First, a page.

As finance minister Nirmala Sitharaman unveils her budget, she confronts an economy scarred by increased informality in the labour market, a shrunken micro, small and medium enterprises (MSME) sector, and economic activity moving to large firms who are incentivised to generate profits rather than employment. (Sanjeev Verma/HT PHOTO)
As finance minister Nirmala Sitharaman unveils her budget, she confronts an economy scarred by increased informality in the labour market, a shrunken micro, small and medium enterprises (MSME) sector, and economic activity moving to large firms who are incentivised to generate profits rather than employment. (Sanjeev Verma/HT PHOTO)

Budget 2021 mantra: Spend and empower states

The direction of post-Covid recovery is skewed. The FM must prioritise employment generation and social security for the vulnerable through increased spending
By Yamini Aiyar
UPDATED ON JAN 30, 2021 04:46 AM IST

There is one, and only one, metric on which the forthcoming Union Budget should be assessed — the roadmap it offers for reversing the widening structural inequality in the economy, sharply visible in the direction that India’s post-lockdown economic recovery is taking.

By all indicators, economic activity in the formal economy is nearing pre-pandemic levels, the sensex is booming, and the National Statistics Office (NSO) advance estimate of a 7.7% contraction is, ironically, an optimistic prognosis compared to a few months ago. However, the dynamics of recovery are sobering. Large listed companies have experienced a 50% (year-on-year) growth in profits, fuelled by cost restructuring and pent-up demand of households in the top income deciles. Small listed firms, informal firms and the bulk of India’s workers, however, are yet to recover from the Covid-19 shock.

In fact, large firms have profited partly, as economist Pranjul Bhandari has pointed out, at the cost of small firms whose ability to respond to lockdown-imposed logistical and supply constraints was limited, thus resulting in a shift in spending toward large firms. And as Bhandari points out, smaller firms have experienced higher cuts in staff costs. The consequences of this large firm, profit-led recovery on the labour market is visible and worrying.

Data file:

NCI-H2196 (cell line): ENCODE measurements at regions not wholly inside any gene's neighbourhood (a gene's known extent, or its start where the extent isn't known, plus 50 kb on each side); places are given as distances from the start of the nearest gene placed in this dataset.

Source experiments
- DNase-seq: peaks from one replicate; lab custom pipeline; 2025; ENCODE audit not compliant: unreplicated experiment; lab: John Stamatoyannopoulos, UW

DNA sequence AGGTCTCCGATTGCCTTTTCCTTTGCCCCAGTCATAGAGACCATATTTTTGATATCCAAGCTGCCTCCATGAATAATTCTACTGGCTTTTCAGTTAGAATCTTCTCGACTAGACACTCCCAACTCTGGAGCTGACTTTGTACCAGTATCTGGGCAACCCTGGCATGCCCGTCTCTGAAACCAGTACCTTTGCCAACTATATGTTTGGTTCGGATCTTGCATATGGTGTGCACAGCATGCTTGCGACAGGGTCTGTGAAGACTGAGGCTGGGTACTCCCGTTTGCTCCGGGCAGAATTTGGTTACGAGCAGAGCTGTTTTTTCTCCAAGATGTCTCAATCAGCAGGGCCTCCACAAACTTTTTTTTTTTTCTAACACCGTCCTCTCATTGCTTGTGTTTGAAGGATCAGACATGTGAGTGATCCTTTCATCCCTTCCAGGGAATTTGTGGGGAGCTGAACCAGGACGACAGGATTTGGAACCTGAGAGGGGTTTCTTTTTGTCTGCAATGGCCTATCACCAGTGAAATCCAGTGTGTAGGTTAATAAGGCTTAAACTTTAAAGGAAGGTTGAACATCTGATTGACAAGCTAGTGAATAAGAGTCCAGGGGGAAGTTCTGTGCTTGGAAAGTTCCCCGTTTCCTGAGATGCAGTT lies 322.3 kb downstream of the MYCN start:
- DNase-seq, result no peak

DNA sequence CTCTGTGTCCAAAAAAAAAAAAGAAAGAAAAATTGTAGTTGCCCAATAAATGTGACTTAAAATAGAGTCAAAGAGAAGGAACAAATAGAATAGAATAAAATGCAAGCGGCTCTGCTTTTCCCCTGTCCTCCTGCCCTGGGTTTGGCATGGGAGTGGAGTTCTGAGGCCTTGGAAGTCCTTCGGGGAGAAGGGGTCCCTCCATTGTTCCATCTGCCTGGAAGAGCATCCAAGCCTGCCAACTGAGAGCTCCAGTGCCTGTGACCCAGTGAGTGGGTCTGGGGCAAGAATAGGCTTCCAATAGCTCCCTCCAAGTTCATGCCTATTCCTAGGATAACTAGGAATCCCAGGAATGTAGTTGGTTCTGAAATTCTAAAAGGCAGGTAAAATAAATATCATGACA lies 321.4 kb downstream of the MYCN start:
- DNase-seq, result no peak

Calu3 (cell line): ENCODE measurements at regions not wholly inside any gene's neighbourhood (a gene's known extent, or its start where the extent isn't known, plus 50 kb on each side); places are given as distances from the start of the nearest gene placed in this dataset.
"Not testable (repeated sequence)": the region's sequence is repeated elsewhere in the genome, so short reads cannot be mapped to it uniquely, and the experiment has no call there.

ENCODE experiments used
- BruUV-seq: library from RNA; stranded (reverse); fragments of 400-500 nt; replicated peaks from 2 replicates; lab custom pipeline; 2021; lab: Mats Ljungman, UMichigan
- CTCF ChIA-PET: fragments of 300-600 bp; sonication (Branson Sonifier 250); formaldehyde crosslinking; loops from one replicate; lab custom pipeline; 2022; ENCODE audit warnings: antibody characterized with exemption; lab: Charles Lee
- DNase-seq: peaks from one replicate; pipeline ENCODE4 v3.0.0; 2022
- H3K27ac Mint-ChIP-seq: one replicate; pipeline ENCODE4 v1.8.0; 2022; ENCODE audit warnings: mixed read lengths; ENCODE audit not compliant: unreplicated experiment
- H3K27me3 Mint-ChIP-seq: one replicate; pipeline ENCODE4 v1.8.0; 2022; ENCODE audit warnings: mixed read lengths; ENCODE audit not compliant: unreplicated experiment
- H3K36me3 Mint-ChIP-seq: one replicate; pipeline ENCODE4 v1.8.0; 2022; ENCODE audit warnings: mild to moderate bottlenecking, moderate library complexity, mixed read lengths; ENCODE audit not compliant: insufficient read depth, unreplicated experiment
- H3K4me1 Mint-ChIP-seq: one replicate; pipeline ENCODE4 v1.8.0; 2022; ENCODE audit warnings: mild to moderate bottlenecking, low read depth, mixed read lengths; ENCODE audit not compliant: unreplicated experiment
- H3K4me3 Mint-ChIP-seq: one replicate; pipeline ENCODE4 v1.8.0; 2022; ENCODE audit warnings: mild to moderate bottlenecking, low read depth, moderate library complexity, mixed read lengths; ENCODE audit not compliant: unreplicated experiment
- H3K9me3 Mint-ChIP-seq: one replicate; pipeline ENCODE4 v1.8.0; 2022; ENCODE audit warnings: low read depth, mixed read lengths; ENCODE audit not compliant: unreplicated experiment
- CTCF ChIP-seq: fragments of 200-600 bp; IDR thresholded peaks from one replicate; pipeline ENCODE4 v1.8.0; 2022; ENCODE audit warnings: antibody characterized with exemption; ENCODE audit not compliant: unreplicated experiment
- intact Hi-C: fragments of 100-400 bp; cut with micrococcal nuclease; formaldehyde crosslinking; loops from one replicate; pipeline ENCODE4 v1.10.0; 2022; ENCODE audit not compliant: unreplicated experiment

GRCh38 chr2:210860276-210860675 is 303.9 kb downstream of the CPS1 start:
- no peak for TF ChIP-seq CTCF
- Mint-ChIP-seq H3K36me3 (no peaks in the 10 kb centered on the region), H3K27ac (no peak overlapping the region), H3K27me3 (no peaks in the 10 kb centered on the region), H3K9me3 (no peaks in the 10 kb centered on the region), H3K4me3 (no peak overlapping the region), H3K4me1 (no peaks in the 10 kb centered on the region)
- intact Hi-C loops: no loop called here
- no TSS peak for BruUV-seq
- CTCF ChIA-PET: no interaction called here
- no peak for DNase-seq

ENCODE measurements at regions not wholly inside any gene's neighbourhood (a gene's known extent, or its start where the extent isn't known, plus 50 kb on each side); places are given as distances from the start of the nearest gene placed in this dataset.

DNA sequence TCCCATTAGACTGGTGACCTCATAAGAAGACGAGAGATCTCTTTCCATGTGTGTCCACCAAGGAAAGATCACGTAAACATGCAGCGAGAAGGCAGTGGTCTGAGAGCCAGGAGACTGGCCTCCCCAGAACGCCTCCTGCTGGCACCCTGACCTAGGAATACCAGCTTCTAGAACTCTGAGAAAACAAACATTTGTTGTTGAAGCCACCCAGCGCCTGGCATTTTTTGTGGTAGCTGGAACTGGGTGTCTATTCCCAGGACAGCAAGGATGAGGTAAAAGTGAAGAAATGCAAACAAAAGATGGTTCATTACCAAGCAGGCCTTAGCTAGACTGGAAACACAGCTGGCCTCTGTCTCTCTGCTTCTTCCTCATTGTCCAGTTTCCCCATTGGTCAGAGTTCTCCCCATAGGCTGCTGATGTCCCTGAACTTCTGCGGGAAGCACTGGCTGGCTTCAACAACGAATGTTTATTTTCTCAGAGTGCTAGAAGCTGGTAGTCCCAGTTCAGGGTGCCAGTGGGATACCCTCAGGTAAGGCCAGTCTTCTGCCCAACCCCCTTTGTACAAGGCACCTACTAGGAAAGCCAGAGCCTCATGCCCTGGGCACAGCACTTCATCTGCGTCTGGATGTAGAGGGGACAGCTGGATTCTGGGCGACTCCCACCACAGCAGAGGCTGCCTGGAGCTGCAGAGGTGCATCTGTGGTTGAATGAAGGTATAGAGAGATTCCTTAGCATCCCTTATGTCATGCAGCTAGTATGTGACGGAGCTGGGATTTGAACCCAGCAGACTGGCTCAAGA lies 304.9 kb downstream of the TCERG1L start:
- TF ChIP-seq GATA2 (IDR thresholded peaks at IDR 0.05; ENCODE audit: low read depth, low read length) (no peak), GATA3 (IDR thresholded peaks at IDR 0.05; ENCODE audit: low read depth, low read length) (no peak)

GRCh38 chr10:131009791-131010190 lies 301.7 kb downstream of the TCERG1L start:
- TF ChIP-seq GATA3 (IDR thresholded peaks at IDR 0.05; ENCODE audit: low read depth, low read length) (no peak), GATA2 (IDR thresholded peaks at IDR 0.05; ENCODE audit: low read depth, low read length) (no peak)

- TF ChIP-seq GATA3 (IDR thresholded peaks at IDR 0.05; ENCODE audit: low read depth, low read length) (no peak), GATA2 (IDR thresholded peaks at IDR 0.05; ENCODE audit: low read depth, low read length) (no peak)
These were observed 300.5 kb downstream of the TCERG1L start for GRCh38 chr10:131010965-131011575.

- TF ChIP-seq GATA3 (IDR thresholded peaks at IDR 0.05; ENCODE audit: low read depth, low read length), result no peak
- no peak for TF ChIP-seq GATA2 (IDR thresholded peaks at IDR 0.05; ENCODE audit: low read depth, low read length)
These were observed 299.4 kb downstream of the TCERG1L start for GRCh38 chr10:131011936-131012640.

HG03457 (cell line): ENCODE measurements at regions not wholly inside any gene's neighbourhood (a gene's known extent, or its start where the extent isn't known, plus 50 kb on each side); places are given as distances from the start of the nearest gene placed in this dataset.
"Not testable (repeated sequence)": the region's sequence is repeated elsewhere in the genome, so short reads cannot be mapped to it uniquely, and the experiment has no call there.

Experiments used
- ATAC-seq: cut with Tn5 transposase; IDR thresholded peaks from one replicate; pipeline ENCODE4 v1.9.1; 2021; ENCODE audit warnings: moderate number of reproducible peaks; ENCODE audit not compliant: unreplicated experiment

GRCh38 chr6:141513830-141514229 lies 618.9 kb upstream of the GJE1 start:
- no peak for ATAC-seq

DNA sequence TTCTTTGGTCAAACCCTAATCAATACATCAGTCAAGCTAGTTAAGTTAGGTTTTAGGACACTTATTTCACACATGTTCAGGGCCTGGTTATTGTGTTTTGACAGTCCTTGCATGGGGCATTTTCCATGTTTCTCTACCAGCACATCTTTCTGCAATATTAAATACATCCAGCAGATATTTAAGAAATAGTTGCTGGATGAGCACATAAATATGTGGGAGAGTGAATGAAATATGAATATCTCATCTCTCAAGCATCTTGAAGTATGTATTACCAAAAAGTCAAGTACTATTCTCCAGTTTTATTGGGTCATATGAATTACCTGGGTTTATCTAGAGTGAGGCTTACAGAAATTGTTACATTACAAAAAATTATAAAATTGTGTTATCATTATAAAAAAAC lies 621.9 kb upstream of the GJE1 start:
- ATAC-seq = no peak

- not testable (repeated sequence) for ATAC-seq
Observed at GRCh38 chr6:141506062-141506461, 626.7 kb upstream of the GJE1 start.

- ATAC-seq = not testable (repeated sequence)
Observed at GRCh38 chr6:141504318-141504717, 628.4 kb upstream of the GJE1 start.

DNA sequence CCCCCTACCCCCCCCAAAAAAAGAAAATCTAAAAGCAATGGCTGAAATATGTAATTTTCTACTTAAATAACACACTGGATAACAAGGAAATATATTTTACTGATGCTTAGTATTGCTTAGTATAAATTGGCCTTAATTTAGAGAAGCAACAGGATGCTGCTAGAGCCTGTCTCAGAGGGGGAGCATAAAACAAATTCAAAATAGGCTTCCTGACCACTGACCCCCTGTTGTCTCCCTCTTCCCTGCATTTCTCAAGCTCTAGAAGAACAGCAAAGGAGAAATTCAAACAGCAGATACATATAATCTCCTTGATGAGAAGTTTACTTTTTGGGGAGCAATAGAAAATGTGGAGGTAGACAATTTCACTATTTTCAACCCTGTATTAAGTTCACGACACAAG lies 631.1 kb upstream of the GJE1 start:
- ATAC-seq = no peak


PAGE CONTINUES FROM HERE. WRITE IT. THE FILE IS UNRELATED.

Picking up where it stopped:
According to the Centre for Monitoring Indian Economy (CMIE) data, in December 2020, India had 14.7 million fewer jobs than in 2019-20. This headline number masks structural shifts in employment patterns. First, employment is increasingly informal. Analysis of CMIE data by Amit Basole and co-authors from the Azim Premji University highlight that 40% of salaried workers and 42% daily wage workers moved into self-employment in August 2020, a pattern that persisted into December 2020. Most of India cannot afford the luxury of unemployment. This mostly informal, subsistence level shift to self-employment is a direct result of a lack of employment opportunities.

Second, employment recovery is marked by gender differences, with female employment taking a serious hit. Seventy-three per cent of men who lost employment in April found employment and stayed employed till December 2020, while only 23% of women stayed employed till December. Third, as evidenced by several surveys including CMIE, wages have fallen significantly below pre-lockdown levels. More starkly, Basole and his co-authors estimate that the bottom 10% of India’s households lost 30 percentage points more of their income than the top 10% in the first six months of the pandemic.